Founder of The Firm Formula & NYC Legal Tech Meetup
Describe your legal background and your current role today.
I graduated from NYU Law in 2010. After clerking for a year on the Eleventh Circuit U.S. Court of Appeals, I joined the Mergers & Acquisitions group of Davis Polk in New York. Beginning in 2013, I spent just over two years in general corporate practice in the firm’s London office, after which I returned to the M&A group in New York before leaving the firm in April of 2016 to pursue a number of different ventures. Today, in addition to working on a knowledge-management-focused legal tech project that I hope to launch in 2018, I run a blog and podcast focused on associate training and legal tech and innovation called Blacklines & Billables. I also offer talks, coaching, and trainings that build on the blog’s content through a company called The Firm Formula. Additionally, I organize and manage two Meetup groups: a lawyer-training-centered meetup called Associate Intel: How to Survive and Succeed at a Law Firm and the rapidly growing NYC Legal Tech Meetup. And, on the side, I negotiate partnerships and enterprise sales for the disruptive, up-and-coming CLE solution TalksOnLaw.
What three words would you use to describe your role?
Boundless, Frenetic, Inspiring
What inspired you to pursue your current career?
The most important factor was a desire to create something. To build something of my own that was valuable to others and to the world and that wasn’t there before. I also very deliberately wanted to remove myself from existing roles and organizations so that I’d be forced to make clear, unbiased choices about what I truly wanted and what I needed to do to make that happen (free from the momentum of traditional or predefined career paths, exit options, etc.). Finally, as much as I love the law, I wanted to pursue some projects that tapped into the most exciting frontiers for humankind (in this case, technology) and that would test me and my capacities in new and exciting ways so that I could build something that would stay relevant well into the future.
Name one movie or song to describe your career.
“My Way” – Frank Sinatra (Haven’t gotten there quite yet; but I hope to feel that way about my career when it’s run its course. So far so good.)
How has your legal education/background shaped the way you perform in your current career?
So many possible answers to the questions. The ones that come to mind first relate to the following theme: I appreciate the way law school and (in particular) my clerkship and then time at Davis Polk imposed a rigor on my thought process and analytical facility that I either didn’t have or didn’t use fully before. And now that I’m interacting with smart people in other industries and areas, I realize how valuable (and rare) it is to have thinkers that take full, personal responsibility for fully and deeply understanding something complicated in a way that allows them to speak with precision, authority, and originality on important and interesting topics.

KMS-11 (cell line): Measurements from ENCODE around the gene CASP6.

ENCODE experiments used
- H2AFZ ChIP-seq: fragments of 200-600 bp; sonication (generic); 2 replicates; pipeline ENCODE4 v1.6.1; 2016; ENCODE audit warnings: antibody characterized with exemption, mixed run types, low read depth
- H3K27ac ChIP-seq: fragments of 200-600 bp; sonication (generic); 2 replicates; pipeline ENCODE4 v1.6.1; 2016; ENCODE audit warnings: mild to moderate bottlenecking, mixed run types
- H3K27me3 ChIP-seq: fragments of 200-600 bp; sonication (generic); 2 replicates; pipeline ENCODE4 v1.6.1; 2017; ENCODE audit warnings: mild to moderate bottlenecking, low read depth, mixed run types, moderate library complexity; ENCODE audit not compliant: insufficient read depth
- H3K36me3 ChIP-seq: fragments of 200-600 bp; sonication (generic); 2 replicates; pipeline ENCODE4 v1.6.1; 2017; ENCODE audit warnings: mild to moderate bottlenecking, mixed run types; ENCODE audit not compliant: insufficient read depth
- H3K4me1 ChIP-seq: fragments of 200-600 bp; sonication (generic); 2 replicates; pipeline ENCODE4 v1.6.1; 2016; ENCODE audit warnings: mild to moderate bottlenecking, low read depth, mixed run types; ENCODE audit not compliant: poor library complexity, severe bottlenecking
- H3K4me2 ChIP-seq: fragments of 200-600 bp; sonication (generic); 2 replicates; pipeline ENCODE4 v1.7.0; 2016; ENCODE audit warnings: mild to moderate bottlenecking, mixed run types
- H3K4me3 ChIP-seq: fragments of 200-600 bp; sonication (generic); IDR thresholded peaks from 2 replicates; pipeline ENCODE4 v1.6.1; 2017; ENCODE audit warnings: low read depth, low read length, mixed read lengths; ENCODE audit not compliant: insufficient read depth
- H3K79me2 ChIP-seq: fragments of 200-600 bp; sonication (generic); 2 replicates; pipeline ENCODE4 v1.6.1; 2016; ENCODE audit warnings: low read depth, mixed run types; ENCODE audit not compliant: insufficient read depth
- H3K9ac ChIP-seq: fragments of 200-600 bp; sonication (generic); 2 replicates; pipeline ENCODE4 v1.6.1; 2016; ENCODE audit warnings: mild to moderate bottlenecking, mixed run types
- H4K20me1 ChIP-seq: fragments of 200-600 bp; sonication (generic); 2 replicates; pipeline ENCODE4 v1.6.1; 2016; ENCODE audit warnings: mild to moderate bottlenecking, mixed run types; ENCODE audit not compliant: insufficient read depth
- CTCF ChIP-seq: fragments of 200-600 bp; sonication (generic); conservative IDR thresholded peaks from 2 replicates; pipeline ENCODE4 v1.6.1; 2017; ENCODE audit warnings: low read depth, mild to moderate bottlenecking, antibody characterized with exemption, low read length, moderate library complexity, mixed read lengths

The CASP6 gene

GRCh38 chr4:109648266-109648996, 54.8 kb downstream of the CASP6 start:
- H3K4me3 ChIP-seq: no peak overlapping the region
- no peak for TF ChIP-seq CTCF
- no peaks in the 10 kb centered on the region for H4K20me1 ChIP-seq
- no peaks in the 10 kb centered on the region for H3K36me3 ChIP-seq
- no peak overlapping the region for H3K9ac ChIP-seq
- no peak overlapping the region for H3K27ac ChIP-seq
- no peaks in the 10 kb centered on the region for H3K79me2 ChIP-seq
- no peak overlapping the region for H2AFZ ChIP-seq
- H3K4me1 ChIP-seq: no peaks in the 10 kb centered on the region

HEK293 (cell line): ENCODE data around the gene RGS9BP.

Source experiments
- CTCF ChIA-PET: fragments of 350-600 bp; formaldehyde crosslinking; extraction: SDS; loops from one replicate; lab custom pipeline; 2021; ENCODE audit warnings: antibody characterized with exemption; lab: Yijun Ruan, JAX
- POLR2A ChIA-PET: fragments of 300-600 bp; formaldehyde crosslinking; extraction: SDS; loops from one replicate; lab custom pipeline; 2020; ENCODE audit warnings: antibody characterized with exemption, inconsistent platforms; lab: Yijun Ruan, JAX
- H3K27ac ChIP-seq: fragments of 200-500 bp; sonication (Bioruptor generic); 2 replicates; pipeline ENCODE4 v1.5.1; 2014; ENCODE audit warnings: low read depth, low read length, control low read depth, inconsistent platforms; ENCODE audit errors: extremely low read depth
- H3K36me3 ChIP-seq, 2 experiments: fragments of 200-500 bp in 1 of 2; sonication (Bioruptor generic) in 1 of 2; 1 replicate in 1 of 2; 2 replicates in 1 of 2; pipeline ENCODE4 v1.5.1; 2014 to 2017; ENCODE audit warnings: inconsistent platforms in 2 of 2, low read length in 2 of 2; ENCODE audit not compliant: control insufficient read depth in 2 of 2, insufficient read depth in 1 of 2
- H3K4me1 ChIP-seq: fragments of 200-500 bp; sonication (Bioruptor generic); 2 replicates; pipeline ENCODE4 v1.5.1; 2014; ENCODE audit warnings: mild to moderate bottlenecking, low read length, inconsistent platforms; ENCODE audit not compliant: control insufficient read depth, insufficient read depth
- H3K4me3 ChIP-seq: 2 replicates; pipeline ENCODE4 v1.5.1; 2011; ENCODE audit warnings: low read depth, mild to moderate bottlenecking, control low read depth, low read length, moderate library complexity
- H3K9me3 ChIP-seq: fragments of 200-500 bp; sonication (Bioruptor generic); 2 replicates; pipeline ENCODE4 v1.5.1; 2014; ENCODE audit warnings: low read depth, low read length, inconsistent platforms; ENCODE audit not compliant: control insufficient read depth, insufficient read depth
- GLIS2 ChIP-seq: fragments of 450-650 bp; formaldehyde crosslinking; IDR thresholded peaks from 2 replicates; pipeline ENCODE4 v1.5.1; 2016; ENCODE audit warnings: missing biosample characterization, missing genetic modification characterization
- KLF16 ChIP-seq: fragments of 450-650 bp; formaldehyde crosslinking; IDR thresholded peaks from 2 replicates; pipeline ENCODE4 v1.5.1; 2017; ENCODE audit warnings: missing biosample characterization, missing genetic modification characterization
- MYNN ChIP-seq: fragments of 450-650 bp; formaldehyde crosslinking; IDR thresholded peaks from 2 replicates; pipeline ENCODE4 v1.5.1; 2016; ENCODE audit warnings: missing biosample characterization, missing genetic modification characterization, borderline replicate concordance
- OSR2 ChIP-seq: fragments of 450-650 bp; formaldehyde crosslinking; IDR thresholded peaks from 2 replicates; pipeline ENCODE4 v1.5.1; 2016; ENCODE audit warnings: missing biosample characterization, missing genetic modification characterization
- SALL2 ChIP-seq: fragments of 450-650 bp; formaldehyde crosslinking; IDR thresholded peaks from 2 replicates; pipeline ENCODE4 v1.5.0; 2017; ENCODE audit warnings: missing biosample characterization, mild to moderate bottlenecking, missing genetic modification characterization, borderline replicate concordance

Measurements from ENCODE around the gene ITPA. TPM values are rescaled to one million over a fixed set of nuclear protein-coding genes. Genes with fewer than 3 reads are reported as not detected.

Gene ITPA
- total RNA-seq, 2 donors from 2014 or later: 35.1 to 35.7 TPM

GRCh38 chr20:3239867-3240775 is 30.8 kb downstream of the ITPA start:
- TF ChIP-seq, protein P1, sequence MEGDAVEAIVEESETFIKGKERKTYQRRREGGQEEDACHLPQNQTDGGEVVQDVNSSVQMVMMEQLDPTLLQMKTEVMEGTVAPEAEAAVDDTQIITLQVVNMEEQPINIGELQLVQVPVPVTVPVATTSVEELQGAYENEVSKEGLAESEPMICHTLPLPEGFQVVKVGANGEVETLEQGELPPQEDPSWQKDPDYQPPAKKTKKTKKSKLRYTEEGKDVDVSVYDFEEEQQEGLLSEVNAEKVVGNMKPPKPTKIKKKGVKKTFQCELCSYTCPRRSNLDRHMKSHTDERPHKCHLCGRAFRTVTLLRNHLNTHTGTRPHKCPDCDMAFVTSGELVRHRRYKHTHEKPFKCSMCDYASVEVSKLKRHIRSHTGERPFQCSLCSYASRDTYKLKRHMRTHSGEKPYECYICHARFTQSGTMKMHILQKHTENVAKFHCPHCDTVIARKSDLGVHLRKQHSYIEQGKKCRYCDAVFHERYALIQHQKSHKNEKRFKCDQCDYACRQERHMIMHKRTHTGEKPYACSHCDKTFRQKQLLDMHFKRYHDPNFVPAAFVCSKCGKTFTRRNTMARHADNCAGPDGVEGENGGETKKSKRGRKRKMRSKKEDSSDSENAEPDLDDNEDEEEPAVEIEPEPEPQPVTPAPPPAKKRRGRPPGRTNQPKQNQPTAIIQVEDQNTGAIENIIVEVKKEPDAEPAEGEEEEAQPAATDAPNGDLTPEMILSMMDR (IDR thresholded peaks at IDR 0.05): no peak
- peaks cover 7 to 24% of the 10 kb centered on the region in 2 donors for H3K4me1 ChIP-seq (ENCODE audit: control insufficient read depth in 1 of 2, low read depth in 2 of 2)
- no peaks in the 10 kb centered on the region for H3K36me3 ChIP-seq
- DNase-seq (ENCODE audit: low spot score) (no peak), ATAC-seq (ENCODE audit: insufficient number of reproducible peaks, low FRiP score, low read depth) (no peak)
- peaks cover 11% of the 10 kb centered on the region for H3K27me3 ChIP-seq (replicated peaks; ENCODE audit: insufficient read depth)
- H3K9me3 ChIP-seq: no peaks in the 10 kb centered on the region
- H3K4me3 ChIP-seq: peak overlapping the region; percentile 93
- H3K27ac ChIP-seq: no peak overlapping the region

What lessons learned or unexpected challenges did you face in your current role?
I think most people get that starting your own business is no mean feat. In a world, where the companies that people are most familiar with in their day-to-day lives are the tech unicorns that experienced viral and exponential growth (at least, at the points in time that they were known to the general public), I think people don’t have an accurate understanding of just how hard it is to get something new off the ground and manufacture that early traction. I guess I’ve learned that building something takes an immense amount of persistent work; there’s virtually nothing you can take for granted. For example, I think even people with a wealth of supportive friends and family members would be shocked at how hard it is to get people to engage with what you’re doing, to support you in the ways you ask or to follow through on a pledge to help. New and novel projects take an unexpectedly immense amount of legwork, persistence, thick skin, and—frankly—temerity to them make work. It’s certainly not for everyone.
What advice would you give to those career pivoting or pursuing a career beyond the practice of law?
Find a way to put yourself in a position to figure out exactly what YOU want. Not what you think you’re supposed to want. Or what others are telling you to want. It’s incredibly hard under the best of conditions. And it’s nearly impossible while immersed in a conservative, risk-averse profession like law. For me, it took jumping off a cliff without a safety net, embracing the fear and uncertainty, and testing the threshold of the sacrifices I was willing to make. Maybe your version of that is less extreme. Find a way to get clarity that you’re pursuing what you want to pursue (and pursuing it for the right reasons) and, if you’re not or don’t know what that is, have the courage to force a change of direction.
What is your personal motto, mantra or favorite quote?
Truth be told, not sure I have one. The closest thing might be a question I ask myself repeatedly when faced with a decision whether or not to try something: “Would I regret not having done it?” If the answer is likely yes, I’m doing it. Similarly, if the idea of trying something scares me, I’m in. It’s the one constant that guides all of my major life choices.
Christian Lang is a Podcast Host of Blacklines & Billables, and Founder of training/consulting brand, The Firm Formula which focuses on Legal Tech. He manages and continues to build support for the legal tech community in New York City through NYC Legal Tech Meetup. Also, Christian is launching a new blog, DealTech, which focuses on Transactional Legal Technology. To learn more about Christian and his endeavors, check out christianllang.com.